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HLln‘ar‘ and  less, thedbttflok does cor3‘ a fweilth t:ffintte}:estingtinforrn;-l
_ _ on, an ere is some ing o in eres or e grea majori
Hearing: Extracting ofpeople who are interested in hearing.
 Fran‘  Generally, the text is authoritative and comprehensive. How-
ever, there are some parts that are a bit imprecise. For example,
I Author: Richard F. Lyon Lyon is not always careful to distinguish between frequency
I h"”|‘l " Publisher: Cambridge Univer- and fundamental frequency (physical attributes of sound) on
I "l“ A l my press, Cambridge_ UK_ 2017, the one hand and pitch (a subjective attribute of sound) on
“-11 hlllt 557 the other hand. On p. 25 he talks about “the coding of per-
. - Pl7- - - ) ll . . .
l lL‘r|l'lIlg . ceived pitch frequency’ and says that the pitch of a sinusoid
' Pu“: £5439 is equal to its frequency,” whereas it would be more accurate
ISBN‘ 978'1'107'007535 to say that the pitch is primarily determined by the frequency,
although sound level also has a small influence. The phon (the
Richard (Dick) Lyon, a Princi- unit of loudness level) is initially not precisely defined, but is
pal Research Scientist at Google, described as “. .. just a dB scale of intensity that is warped to
_~_l_“” I’ __ is well known for his work on correlate better with loudness for frequencies away from 1
models of the auditory system, kHz.” In the section on “Hearing Aids and Cochlear Implants”
particularly cochlear models, Lyon states that modern hearing aids “make decisions about
and for developing analog and digital implementations of what is the signal of interest and present it in a way that makes
those models. in hardware and software. Although he has up for the listener’s particular hearing deficit.” while this is a
published extensively, this is. as far as I know, his first book. drea.m of many researchers, hearing aids are not yet capable of
Although the book can be purchased in hardback form. all deciding what signals are of interest and they are far less than
parts of the book are available free from the web site of the perfect in compensating for specific hearing deficits. Also,
publisher—acousticstodayorg/lyonbook—and from Lyorfs while the coverage is generally comprehensive, I found it sur-
own web site— prising that the book does not mention the work of Houtgast
This is a very long and comprehensive book, covering many $972’ 1373410“ lateral salljp RS510“ m Pffirmg (zilfullhé W02: of
aspects of hearing, including the analysis of sounds in the baatimfi Co Zjgligsggnb 6 Concept 0 6 mo anon tar
peripheral auditory system, human auditory perception, ( an El “ a‘ )‘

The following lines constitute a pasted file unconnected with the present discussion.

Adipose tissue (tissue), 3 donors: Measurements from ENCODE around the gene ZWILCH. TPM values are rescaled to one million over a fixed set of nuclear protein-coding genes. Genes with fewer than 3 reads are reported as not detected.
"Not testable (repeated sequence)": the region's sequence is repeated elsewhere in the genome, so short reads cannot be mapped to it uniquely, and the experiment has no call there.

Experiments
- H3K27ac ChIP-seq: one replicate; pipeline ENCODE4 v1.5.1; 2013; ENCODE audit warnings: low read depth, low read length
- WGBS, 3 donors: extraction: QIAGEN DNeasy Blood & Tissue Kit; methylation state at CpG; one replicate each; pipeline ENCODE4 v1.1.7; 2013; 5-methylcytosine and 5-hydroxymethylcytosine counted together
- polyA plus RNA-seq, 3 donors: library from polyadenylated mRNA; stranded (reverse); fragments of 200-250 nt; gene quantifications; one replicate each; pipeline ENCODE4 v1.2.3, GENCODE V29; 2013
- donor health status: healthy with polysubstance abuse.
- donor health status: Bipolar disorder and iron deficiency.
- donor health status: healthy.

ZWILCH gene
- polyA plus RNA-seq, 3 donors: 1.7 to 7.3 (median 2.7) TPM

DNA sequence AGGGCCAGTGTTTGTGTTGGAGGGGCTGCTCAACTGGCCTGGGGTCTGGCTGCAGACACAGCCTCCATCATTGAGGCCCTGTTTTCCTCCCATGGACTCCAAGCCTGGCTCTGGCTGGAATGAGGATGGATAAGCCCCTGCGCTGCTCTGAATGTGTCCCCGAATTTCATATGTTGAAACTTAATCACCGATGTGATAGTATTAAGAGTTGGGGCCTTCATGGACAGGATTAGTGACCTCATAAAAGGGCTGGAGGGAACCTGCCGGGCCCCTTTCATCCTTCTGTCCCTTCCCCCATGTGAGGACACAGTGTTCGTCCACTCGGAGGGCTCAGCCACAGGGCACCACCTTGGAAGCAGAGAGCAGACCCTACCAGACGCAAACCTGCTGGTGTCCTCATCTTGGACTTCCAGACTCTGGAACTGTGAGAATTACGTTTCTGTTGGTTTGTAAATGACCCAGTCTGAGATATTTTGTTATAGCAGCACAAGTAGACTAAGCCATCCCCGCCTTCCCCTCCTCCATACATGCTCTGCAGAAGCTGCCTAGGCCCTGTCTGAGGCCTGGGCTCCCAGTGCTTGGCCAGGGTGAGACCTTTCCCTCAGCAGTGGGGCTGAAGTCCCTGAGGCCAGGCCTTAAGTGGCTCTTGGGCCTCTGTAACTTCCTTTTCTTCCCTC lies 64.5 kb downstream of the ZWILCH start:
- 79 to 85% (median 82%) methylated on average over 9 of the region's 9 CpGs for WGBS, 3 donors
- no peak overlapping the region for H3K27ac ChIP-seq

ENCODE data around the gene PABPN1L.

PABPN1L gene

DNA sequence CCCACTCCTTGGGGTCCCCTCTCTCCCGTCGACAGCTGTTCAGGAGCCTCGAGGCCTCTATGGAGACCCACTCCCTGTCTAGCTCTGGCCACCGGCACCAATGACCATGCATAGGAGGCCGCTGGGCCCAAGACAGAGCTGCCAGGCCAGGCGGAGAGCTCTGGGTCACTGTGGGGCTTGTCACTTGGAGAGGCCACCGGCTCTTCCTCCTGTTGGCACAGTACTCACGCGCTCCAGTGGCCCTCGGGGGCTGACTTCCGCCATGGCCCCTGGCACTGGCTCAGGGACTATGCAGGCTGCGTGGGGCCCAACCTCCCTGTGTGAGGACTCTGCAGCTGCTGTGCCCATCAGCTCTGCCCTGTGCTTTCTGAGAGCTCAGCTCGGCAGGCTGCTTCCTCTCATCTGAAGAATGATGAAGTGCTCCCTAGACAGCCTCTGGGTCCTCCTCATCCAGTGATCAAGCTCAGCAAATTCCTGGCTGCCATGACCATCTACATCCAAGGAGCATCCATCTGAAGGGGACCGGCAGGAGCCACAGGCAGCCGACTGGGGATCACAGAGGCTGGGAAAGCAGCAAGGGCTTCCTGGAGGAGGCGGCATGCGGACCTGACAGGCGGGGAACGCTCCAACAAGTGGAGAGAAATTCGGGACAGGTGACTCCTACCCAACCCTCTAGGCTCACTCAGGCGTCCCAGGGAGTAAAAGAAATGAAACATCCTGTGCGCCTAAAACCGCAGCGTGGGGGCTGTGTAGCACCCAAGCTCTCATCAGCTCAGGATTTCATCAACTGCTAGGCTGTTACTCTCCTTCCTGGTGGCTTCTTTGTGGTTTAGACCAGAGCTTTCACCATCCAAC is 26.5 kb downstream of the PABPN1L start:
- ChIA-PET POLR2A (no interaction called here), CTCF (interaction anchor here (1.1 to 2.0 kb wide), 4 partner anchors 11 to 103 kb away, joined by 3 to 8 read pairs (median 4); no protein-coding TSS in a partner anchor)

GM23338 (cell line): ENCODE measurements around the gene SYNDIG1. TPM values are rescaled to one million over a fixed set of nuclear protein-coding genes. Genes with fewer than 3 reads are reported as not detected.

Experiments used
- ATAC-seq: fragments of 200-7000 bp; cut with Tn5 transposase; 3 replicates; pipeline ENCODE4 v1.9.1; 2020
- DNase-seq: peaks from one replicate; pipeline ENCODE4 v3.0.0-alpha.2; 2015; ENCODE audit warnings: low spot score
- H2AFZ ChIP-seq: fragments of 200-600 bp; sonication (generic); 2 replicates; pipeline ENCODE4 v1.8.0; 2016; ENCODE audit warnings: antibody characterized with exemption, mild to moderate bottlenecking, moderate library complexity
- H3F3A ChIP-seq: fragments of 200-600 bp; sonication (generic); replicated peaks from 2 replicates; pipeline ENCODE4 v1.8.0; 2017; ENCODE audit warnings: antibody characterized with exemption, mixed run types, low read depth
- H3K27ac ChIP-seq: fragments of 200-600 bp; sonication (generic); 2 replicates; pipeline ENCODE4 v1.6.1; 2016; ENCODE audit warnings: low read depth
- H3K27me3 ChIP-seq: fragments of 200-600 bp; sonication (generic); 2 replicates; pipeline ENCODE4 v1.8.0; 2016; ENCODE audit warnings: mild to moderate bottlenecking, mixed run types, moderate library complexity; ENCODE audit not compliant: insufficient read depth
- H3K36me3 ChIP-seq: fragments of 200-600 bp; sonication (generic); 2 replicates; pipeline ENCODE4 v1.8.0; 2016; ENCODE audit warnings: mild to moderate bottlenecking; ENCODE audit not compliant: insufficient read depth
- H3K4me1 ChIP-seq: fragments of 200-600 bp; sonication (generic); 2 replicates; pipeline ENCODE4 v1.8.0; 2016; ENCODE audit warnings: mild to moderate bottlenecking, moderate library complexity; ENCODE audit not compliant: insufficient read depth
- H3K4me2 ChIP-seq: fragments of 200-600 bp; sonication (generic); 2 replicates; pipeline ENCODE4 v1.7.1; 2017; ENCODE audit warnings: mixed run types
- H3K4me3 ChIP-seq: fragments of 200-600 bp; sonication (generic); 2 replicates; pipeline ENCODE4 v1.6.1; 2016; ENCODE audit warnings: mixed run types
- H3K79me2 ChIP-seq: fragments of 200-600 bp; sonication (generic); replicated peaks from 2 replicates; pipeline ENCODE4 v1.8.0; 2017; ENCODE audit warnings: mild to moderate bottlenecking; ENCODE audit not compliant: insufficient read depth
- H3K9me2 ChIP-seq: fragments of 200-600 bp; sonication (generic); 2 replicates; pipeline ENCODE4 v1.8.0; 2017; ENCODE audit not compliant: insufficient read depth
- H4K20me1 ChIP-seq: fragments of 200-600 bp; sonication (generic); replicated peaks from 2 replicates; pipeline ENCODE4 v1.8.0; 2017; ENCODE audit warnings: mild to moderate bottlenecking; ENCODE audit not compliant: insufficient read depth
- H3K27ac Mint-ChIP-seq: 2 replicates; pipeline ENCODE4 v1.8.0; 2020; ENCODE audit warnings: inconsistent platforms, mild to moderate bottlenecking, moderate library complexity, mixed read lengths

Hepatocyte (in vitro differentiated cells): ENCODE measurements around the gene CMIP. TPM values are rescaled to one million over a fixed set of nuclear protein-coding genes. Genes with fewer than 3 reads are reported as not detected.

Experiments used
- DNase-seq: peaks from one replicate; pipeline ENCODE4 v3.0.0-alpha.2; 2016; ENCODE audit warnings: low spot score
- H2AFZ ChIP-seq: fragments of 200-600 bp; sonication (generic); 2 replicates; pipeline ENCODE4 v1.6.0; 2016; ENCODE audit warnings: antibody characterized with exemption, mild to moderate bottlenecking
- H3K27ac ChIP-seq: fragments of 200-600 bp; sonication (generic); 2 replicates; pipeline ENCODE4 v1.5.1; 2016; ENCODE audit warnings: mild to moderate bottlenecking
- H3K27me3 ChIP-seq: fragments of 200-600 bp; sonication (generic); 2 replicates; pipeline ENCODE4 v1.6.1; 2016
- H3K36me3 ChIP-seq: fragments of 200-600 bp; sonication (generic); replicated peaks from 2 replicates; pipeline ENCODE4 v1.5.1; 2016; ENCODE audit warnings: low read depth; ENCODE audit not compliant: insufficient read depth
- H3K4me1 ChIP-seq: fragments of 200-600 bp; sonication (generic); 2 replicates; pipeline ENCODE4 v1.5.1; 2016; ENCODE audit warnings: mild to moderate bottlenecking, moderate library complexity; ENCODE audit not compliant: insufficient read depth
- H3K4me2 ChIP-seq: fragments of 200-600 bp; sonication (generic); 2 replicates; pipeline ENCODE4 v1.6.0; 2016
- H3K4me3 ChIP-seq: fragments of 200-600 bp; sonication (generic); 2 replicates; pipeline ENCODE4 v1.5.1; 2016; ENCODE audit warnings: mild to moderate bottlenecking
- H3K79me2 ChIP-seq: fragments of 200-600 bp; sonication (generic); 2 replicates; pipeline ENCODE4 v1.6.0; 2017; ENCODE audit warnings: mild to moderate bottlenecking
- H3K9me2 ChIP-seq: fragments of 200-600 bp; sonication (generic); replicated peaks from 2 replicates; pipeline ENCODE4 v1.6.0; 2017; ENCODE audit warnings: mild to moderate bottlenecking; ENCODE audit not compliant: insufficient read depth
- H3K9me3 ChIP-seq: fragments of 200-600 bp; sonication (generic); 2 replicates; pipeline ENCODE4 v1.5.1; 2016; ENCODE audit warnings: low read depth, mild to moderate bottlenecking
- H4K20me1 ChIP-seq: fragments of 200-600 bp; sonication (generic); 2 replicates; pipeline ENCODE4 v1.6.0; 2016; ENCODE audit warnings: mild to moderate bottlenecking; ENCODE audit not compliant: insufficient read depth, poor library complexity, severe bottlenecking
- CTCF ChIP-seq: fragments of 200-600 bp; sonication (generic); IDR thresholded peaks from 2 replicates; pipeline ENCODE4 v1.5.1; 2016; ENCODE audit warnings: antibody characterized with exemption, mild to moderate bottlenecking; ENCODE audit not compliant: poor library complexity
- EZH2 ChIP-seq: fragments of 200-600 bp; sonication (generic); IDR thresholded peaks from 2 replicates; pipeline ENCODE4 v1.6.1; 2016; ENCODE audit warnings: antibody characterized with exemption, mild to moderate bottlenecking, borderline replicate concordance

methods of analyzing sounds» linear svstenis digital reP- Despite these minor quibbles this book is an impressive
"5e“t““°“5 °f 5139315» dlgnal “Sm-I l7"°C955mgi “°“lme” achievement presenting a huge range of material on human
systems, automatic gain control, models of the cochlea, and machine hearing in 3 Comprehensive mmmen I would
Wodels °f _“e“ml t“'“sd“Cfi°“' the represenlatlon of sound not recommend it as a text book, but it should be a valuable
in the auditory nerve and cochlear nucleus, binaural hear- resource for my researcher in the field ofheannge
ing, auditory scene analysis, and several aspects of machine
learning and its uses for sound classification, speech recog-
nition, searching for sounds, and melody matching. This is a References
very impressive range of topics for one person to cover.
. D ,T.»Kol_l.m' ,3» dKli.l Cl1,A.(1997 ).Mdl' (lit
The sanaiai arrwach °i the '>°°i< is “_a“=“ai-_ Paiiiars =_V=n  0f:l:;lltL|(l:ll111Dd|l0la\l:l‘:fI. Detection :nd ,'.?§,Zli. rill
3 i°“C_h =C_Ci’-Ii‘-i'i_Ci M?“ Cl'IaPti’-1'5 C°i_ita1Ii 3 "“X_ °f h_‘5‘°"‘C“1 rowband carriers. The Ieimiul Hf the Aceusticul Society efAmerica 102,
material (including historical quotations) and didactic mate- 2g9Z_2g05_ h“pS.,,d‘,;_0,g/10_1111,1_4m344_
rial. While the historical material is interesting and entertain- Daii, 1., Kollmeier, 5., and Kohlrausch, A. (l997b). Modeling auditory
ing, those who wish to learn about a specific topic may find it processing of amplitude modulation. II. Spectral and tempoml integra-
frustrating to have to read through this material in order to tion. The Imlrnal of the Acoustical Suciety ej America 102, 2906-2919.
get to the real “meat.” In the Preface, Lyon states “. .. interest in liliPS=//doi-Org/10-1111/l-420343
sound comes {mm People of many diffe‘-en‘ disdplines with Houtgast, T. (1972). Psychophysical evidence for lateral inhibition in
complementary backgrounds and sometimes inmmpauble hearing. The Ioimiulejzhe Acourtimlseciety ofAmerim51, 1885-1894.
terminology and concepts. I want all of these people as my au- l‘”P“l/d°"°'gl10'11Zm'1913D‘}fl' _ .
. ,, . . .r . Houtgast, T. (1973). Psychopliysical experunents on “tiining curves” and
dience. He adds that the target audience includes electrical «M . . . . ,, .
. . . . . . . 0-tone Inlilbltlfllla A£llSfX£l1 19, 163-179.
engineers, computer scientists, physicists, physiologists, au-
diologists, musicians, psychologists, and others. ...” This is an R . _
. . . . . . eview by.
ambitious goal and I think that Lyon achieves it only partially Brim C 1 Moore
Some parts of the book will be very heavy going for audiolo- D ‘ ‘ . . .
. . . . . epartment of Psychology, University of Cambridge
gists and musicians without a technical background, and stu- D . .
. _ owning Street, Cambridge CB2 3EB, UK
dents or researchers who want to learn about a specific topic
may find it frustrating that the relevant information is spread [Published online August 2, 2018, The Iournal of the Acousti-
across chapters a.rid mixed with historical detail. Neverthe- cal Society of America, 144(2)]
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